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Multilayer Insulation Testing at Varible Boundary Temperatures

Title: Multilayer Insulation Testing at Varible Boundary Temperatures.
Name(s): Hurd, Joseph A., author
Van Sciver, Steven W., professor directing thesis
Guo, Wei, committee member
Oates, William, committee member
Department of Mechanical Engineering, degree granting department
Florida State University, degree granting institution
Type of Resource: text
Genre: Text
Issuance: monographic
Date Issued: 2013
Publisher: Florida State University
Place of Publication: Tallahassee, Florida
Physical Form: computer
Physical Form: online resource
Extent: 1 online resource
Language(s): English
Abstract/Description: The National Aeronautics and Space Agency (NASA) is working toward going back to the moon and beyond. Currently they are developing a dewar that can store liquid hydrogen (LH2) and liquid oxygen (LO2) in space so the capsule may refuel past the moon in order to continue toward Mars. However, thermal radiation in space threatens to boil the cryogenic fuels, which exist at 20 K (LH2) and 90K (LO2), before it may be utilized. This is why NASA has been testing MLI samples to determine the most suitable insulation to protect the cryogenic storage vessel from the thermal radiation. Florida State University (FSU) Cryogenics Group has a specialized calorimeter, known as the Multilayer Insulation Thermal Conductivity Experiment (MIKE), that can test multilayer insulation (MLI) at variable boundary temperatures without the use of cryogens such as liquid nitrogen (LN2) or liquid hydrogen. MIKE is particularly beneficial due to its ability to test at liquid hydrogen temperatures without any LH2 which is explosive and requires special safety considerations. NASA has requested the Cryogenics group at FSU to test several samples of MLI on MIKE so they may know how these samples would behave under proposed operating conditions The calorimeter is made up of two concentric copper cylinders that are cooled by a cryogenic refrigerator and have its temperatures controlled with though Minco heaters. A thermal support rod suspends the inner cylinder and has its thermal conductance so it may also measure the heat load through the MLI. Two samples of a new Load Bearing MLI (LB-MLI) developed by Quest Thermal Group ( and three samples of traditional MLI with a VelcroTM (tMLI) seam developed by YetiSpace, Inc ( were sent to FSU to be tested. First the LBMLI and the tMLI was tested at boundary temperatures of 20 K and 90 K. Afterward the 5-layer sample of LBMLI was tested at boundary temperatures of 77 K and 293 K to compare results on the same material tested at NASA Kennedy Space Center.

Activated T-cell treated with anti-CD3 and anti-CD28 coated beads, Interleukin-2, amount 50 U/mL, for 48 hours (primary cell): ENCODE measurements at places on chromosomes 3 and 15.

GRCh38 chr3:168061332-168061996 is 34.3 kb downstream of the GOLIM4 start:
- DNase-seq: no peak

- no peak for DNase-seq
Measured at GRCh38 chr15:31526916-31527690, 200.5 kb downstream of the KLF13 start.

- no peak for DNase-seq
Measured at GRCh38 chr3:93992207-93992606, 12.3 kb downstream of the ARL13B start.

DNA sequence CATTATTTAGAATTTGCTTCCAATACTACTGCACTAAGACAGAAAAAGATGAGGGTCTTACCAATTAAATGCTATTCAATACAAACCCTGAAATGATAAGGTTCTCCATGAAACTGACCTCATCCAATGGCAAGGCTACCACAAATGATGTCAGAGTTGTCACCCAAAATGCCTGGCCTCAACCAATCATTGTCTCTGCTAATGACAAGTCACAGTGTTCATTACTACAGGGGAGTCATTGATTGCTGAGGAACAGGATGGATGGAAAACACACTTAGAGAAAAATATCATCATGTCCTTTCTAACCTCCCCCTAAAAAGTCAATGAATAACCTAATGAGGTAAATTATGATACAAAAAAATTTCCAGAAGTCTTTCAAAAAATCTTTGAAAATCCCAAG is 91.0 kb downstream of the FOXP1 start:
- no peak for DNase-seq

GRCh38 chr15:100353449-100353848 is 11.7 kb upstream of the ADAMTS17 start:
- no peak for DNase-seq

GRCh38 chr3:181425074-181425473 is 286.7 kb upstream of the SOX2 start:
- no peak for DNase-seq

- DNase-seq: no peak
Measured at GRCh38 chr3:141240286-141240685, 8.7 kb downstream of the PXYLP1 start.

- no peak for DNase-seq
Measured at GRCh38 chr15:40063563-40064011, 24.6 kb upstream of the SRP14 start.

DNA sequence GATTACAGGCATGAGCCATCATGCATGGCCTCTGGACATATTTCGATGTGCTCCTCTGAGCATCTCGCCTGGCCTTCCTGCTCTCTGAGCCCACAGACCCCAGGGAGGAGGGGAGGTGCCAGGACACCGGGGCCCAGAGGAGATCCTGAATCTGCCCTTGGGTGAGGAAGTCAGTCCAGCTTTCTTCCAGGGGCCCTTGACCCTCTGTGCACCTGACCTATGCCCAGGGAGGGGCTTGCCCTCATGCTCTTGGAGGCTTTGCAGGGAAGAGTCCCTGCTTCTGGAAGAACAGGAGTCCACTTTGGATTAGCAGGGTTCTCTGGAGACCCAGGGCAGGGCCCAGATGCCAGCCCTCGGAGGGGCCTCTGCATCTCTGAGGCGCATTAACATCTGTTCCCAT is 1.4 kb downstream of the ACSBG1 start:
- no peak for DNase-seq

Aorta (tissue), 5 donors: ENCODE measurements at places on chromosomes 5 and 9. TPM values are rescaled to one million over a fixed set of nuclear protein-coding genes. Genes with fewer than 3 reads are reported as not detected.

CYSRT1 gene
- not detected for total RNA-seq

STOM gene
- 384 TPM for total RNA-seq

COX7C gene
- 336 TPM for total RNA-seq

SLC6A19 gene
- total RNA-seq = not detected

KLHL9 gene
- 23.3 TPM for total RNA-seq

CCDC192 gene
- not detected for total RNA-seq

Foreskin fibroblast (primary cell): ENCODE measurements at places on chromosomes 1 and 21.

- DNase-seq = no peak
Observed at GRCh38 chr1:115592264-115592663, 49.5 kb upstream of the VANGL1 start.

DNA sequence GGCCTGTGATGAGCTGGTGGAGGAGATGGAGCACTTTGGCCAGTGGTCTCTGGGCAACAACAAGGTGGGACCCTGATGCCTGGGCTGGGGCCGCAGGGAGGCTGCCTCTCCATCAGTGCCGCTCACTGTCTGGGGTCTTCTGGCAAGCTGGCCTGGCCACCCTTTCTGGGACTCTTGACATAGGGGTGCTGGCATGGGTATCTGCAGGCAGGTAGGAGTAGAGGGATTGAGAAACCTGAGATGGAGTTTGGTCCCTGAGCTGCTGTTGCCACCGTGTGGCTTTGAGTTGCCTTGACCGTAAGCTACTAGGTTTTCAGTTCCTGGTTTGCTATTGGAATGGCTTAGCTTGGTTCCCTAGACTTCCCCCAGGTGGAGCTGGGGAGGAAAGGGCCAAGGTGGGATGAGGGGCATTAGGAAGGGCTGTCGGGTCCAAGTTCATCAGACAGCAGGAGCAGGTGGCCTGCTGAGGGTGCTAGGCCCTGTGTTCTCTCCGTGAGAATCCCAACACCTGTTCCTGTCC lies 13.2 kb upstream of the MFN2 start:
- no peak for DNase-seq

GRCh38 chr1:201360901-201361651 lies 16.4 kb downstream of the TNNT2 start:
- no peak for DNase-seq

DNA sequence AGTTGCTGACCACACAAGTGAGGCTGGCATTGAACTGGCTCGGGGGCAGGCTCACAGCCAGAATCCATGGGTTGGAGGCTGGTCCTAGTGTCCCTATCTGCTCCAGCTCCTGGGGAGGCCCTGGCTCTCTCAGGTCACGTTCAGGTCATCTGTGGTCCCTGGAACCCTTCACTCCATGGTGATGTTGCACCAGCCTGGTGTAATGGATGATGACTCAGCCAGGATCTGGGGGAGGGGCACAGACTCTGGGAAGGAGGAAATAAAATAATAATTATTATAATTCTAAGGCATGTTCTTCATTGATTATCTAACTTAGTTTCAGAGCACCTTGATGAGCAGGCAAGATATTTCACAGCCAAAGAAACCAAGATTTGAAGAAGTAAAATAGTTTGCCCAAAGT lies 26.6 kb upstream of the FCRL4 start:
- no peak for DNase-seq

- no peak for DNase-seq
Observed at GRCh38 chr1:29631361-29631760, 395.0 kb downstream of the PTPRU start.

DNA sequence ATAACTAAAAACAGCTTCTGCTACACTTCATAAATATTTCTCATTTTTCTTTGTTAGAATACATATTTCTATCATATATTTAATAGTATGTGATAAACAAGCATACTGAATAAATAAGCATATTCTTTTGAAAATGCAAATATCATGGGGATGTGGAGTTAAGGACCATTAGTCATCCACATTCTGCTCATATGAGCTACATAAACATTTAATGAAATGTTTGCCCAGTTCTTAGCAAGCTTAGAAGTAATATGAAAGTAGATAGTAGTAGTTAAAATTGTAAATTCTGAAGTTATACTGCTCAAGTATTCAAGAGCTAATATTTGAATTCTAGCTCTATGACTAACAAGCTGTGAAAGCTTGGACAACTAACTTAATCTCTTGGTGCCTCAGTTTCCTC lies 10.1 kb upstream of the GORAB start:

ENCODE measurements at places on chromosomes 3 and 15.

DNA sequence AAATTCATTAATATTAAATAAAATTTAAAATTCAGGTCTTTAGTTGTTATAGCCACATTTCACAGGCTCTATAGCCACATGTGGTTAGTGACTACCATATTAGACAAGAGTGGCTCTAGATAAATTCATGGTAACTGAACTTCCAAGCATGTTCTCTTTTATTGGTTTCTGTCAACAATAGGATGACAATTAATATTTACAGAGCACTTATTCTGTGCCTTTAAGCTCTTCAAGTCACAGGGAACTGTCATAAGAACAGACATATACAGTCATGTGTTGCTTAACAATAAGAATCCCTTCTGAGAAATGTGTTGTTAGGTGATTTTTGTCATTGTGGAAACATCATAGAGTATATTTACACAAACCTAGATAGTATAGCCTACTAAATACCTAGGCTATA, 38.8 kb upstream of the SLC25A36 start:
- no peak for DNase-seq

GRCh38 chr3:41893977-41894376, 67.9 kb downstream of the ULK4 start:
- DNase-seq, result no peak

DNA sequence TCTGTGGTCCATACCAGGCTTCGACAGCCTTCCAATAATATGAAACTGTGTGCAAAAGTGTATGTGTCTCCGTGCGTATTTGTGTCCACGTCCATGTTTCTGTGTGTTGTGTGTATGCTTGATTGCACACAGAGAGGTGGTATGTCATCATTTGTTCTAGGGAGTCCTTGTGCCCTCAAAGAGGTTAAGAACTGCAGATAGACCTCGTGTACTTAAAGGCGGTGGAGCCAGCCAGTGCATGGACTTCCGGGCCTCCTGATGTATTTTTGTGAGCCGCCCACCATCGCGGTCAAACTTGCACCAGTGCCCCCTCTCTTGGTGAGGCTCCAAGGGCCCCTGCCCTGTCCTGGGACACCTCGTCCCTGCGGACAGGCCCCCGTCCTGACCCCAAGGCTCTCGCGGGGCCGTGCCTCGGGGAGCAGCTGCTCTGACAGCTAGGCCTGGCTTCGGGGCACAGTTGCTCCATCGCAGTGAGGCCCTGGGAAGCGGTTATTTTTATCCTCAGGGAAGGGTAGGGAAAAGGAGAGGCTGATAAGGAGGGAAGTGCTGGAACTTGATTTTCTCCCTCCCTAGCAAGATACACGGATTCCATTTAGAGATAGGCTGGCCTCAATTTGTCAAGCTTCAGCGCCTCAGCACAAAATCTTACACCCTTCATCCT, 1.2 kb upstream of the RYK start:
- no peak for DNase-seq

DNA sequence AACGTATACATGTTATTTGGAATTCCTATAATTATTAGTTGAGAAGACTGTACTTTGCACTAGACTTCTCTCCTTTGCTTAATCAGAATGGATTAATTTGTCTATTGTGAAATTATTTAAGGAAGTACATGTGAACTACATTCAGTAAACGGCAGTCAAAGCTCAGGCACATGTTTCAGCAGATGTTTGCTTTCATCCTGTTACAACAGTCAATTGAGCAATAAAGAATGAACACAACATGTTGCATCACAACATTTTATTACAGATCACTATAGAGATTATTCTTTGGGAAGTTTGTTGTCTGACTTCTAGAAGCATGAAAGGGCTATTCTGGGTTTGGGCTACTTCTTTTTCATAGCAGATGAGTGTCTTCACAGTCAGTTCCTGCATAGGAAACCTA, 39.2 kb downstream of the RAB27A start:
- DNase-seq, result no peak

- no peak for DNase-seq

Identifier: FSU_migr_etd-8571 (IID)
Submitted Note: A Thesis submitted to the Department of Mechanical Engineering in partial fulfillment of the requirements for the degree of Master of Science.
Degree Awarded: Fall Semester, 2013.
Date of Defense: November 8, 2013.
Keywords: Cryogenics, Multilayer Insulation
Bibliography Note: Includes bibliographical references.
Advisory Committee: Steven W. Van Sciver, Professor Directing Thesis; Wei Guo, Committee Member; William Oates, Committee Member.
Subject(s): Mechanical engineering
Persistent Link to This Record:
Owner Institution: FSU

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Hurd, J. A. (2013). Multilayer Insulation Testing at Varible Boundary Temperatures. Retrieved from